April 20, 2022

Behind the Music

Season-one directors of HBO's Music Box discuss how they approached their subjects.

Margy Rochlin

Garret Price
Woodstock 99: Peace, Love, and Rage
"I was interested in exploring a specific time in music when I came of age, [though I] was guilty of a bit of rose-tinted nostalgia. Woodstock 99 was the perfect conduit to dissect not only the culture and sociopolitical context of the late '90s, but also a compelling story (and warning) of the dangers of nostalgia [as well as the] commercialism and power dynamics of the time. I gravitate toward narrative themes and storytelling in my films, and those three days of the festival naturally unfolded in the structure of a horror film, which I completely connected with."

John Maggio
Mr. Saturday Night
"Robert Stigwood was a gambler — he won and lost big throughout his career. I chose to focus on his professional life in the 1970s, when he seemed to have the magic touch. Everything he produced became an instant sensation, from Jesus Christ Superstar and Tommy to Grease and, of course, Saturday Night Fever. He was able to see before anyone else the synergy that was happening between movies and music and he harnessed it, transforming the way movie soundtracks were produced and movies were marketed.

In that moment he helped shape the zeitgeist, perhaps more than anyone else in Hollywood. He saw the potential in disco and, for better or worse, extended its life another few years. By the 1980s it was over, and he seemed to have lost his touch. He receded into the background, but not before he had made hundreds of millions of dollars."

Tommy Oliver
Juice WRLD: Into the Abyss
"The truth is, I didn't choose to focus on a specific period. I was handed a drive with 8,000 clips and 250 hours of footage from the last eighteen months of Juice's life. My goal was to tell his story through that footage so that as much as possible of the documentary was his own words and told from his perspective."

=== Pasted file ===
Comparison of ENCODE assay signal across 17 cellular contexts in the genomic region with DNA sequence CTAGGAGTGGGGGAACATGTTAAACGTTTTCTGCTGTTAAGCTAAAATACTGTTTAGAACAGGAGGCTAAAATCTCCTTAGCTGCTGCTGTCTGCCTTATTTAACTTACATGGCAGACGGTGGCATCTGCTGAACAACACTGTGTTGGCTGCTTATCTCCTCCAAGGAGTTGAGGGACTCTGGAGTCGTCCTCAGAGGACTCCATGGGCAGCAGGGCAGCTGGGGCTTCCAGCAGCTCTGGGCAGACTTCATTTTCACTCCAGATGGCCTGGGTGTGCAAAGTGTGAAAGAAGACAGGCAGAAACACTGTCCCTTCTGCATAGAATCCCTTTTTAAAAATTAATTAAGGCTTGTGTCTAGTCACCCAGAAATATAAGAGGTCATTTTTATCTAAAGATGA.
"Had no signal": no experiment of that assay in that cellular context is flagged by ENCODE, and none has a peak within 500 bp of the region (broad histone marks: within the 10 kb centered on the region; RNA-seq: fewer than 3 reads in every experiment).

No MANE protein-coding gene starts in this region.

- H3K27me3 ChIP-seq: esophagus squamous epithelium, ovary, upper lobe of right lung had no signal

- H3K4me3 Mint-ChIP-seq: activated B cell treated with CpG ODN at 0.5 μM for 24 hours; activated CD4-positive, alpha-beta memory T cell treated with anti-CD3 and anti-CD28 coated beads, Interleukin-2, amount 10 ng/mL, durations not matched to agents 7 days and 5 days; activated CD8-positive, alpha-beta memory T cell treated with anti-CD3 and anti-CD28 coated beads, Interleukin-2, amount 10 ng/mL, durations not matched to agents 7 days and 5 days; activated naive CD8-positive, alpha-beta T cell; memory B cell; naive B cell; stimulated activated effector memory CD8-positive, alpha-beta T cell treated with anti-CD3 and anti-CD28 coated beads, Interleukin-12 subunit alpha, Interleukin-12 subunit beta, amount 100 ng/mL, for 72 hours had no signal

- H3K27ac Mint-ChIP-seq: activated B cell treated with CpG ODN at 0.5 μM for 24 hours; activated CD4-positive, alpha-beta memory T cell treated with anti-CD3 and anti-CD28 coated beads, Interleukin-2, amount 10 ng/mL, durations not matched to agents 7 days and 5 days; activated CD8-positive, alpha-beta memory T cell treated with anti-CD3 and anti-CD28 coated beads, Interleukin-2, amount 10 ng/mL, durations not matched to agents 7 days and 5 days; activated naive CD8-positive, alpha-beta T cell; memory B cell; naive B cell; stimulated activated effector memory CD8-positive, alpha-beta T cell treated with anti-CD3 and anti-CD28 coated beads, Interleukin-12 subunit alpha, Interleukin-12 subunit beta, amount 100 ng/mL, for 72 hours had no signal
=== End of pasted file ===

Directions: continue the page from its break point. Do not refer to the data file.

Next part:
Christopher Frierson
DMX: Don't Try to Understand
"I have always had a keen interest in public figures whose narrative is seemingly shaped by the media, perhaps not their own truth. So, when the opportunity came about to pitch a music-related film, I naturally thought of Earl, or DMX, as I would have called him back then.

I was never interested in relitigating the past with an 'A to Z' biographical film, but more so creating a portrait of a man at a crossroads in his life, freshly released from prison, and what could be gleaned or further understood from the uphill battle ahead. To that aim, we decided to focus on a singular year in his life. We thought a document of anyone attempting to overcome a sliver of what DMX was facing, for a set period of time, could be the most honest way to represent the true character of the human being."

Alison Klayman
"When I first spoke to Bill and the Ringer team, they said that some initial conversations had happened with Alanis's team [and] that she was potentially interested. I leapt at the chance. Jagged Little Pill was a formative, favorite album of mine growing up. It was the first CD I ever bought. It made sense to me to make [the documentary] about this album and who Alanis was when she wrote it. The film goes from her childhood careers in entertainment so that you can understand who this nineteen-, twenty-year-old was [when she] wrote the album. Then it goes through the tour at the release, going from those small clubs to massive arenas.

"This was a perfect project for me because of how much I love this album and how much I felt like I didn't know the story behind it. That wasn't how I engaged as a fan. I engaged through the music, and I'll bet the majority of people are like me. But there's a lot to discover about the story behind [the music]. And twenty-five years later, [we may need] to reframe it and set the record straight in some respects."

Penny Lane
Listening to Kenny G
"When Bill asked me to come up with ideas for music documentaries, what I thought right away was, 'When I think about music, I think about taste.' But the word taste isn't in our film, which is funny because the core of the pitch was this idea of taste. I thought of Kenny because I came of age in the '90s. That was the height of both his success and ubiquity, but also the backlash and hatred and mocking. I wanted this to be a film that was very clearly and narrowly asking, 'What makes him so successful, and what makes some people angry about his success?'"

This article originally appeared in emmy magazine issue #3, 2022, under the title, "Backstage Pass."

Read the feature article on Bill Simmons's Music Box here.

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